I try to stay grounded in curiosity rather than drive toward certainty, which I think helps me stay out of the story's way. To raise questions more than deliver answers. To invite readers to wonder alongside me rather than shepherd them toward a preordained conclusion.

This involves not knowing where I'm going. I may have notions about the final destination at the outset, but I never fail to encounter unexpected turns along the way. In this sense, there's nothing strategic or enforced about my resisting the manipulation of readers' expectations -- we are in the same boat, the readers and I: together following the narrative in order to discover what shape it will take.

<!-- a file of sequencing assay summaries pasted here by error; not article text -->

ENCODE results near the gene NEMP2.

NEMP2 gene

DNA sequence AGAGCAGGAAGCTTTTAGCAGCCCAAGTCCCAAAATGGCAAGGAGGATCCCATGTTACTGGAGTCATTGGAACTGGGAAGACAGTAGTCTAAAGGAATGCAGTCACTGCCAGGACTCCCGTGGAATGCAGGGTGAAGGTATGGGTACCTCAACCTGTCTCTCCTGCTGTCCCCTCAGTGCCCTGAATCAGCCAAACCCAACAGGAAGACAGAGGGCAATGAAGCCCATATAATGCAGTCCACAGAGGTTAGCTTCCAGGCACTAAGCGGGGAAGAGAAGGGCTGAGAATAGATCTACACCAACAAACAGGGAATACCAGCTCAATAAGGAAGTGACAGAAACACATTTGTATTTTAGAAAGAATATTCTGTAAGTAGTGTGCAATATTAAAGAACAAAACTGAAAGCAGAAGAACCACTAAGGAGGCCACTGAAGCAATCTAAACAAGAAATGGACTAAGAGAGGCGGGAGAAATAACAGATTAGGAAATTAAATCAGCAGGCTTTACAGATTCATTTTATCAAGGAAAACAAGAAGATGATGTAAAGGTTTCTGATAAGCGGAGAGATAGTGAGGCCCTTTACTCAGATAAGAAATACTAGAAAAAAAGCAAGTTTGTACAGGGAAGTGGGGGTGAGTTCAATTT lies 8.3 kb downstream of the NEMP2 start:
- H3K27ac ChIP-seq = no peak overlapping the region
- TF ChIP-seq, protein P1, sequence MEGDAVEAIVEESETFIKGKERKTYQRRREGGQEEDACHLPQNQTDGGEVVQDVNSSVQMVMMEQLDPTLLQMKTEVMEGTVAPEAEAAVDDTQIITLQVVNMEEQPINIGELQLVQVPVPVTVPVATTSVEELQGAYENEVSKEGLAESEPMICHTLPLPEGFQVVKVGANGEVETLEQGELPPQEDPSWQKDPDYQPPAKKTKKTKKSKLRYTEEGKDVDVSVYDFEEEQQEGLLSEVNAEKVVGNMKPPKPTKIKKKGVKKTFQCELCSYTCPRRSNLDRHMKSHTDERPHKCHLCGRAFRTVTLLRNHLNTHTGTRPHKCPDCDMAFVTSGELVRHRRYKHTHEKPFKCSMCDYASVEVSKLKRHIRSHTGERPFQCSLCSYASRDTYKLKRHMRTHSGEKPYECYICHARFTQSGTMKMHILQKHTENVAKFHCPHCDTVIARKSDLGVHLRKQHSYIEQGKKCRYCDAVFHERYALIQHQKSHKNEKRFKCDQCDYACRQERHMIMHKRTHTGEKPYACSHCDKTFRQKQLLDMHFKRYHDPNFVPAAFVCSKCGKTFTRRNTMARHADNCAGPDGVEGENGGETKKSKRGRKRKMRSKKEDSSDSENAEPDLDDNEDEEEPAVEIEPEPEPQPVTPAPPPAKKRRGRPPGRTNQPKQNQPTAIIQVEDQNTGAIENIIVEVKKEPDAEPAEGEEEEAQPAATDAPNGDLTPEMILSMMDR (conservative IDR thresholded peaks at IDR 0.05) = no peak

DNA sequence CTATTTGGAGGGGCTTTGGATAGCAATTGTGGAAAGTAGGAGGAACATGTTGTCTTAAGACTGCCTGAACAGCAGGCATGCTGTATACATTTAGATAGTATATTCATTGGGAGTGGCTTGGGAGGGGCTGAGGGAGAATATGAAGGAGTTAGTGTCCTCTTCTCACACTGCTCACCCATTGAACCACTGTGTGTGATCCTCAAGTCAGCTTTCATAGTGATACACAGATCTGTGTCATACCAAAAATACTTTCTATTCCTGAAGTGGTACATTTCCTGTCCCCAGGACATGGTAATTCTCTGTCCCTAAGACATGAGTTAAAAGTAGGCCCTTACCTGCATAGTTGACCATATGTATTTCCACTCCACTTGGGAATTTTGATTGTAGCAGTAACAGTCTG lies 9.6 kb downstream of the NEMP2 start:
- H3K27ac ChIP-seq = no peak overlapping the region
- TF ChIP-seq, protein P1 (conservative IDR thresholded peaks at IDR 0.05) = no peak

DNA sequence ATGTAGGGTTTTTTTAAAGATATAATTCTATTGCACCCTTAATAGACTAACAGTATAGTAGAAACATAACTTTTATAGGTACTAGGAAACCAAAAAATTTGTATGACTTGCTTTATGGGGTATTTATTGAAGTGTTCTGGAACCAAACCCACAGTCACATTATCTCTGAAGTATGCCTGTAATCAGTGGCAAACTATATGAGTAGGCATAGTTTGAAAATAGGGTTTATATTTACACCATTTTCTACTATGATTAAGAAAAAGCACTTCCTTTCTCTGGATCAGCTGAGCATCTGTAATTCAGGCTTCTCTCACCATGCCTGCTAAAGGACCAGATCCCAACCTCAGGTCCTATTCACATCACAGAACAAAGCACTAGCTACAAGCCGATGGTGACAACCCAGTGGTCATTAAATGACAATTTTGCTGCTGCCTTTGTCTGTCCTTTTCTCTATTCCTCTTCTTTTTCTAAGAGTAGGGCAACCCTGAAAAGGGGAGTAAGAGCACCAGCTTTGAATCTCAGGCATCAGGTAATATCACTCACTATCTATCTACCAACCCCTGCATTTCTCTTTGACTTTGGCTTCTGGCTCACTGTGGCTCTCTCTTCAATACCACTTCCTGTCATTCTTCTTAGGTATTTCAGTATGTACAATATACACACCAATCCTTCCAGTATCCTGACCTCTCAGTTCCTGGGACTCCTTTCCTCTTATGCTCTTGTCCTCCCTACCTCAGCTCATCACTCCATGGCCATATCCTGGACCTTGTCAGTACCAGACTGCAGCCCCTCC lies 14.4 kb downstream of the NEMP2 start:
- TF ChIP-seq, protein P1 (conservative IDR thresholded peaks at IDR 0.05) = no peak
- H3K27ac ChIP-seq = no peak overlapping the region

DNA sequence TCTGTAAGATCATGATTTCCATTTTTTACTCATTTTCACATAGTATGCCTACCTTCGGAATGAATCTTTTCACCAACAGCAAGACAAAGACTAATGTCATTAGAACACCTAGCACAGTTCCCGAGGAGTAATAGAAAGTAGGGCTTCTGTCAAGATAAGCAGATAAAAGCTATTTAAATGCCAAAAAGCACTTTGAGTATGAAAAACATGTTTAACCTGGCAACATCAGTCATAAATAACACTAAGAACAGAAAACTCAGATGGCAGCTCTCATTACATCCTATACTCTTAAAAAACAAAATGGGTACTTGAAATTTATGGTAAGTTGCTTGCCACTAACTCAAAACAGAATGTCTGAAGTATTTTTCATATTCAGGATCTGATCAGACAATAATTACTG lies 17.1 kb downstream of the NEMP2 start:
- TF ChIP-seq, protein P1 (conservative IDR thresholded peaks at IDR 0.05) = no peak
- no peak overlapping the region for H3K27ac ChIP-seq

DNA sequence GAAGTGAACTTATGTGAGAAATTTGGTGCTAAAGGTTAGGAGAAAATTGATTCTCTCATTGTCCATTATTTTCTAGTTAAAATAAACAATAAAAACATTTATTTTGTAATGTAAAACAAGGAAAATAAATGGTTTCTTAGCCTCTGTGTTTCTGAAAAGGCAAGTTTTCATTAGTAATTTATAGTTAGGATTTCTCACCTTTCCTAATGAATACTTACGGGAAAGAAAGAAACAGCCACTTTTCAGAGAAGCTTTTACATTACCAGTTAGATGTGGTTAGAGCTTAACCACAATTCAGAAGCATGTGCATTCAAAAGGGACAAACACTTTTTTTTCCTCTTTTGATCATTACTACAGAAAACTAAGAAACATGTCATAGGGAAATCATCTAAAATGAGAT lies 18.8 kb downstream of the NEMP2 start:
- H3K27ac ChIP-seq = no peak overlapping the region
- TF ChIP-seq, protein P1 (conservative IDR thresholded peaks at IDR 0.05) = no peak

The character accused of criminality is named Freddy, and another character at one point refers to the "tragic unfairness of Freddy's lot." That's in part a reference to the unspoken assumption you plant in the reader's mind that Freddy fits somewhere on the autism spectrum, like Adam Lanza in the Newtown tragedy. This made me think that if any novelist in this country is capable of taking on the Lanza case, it would be you. Have you ever thought of writing about Newtown? Is the criminal justice system capable of moral subtlety? Does its adversarial nature preclude nuance and emotional acuity in dealing with aberrant and criminal behavior?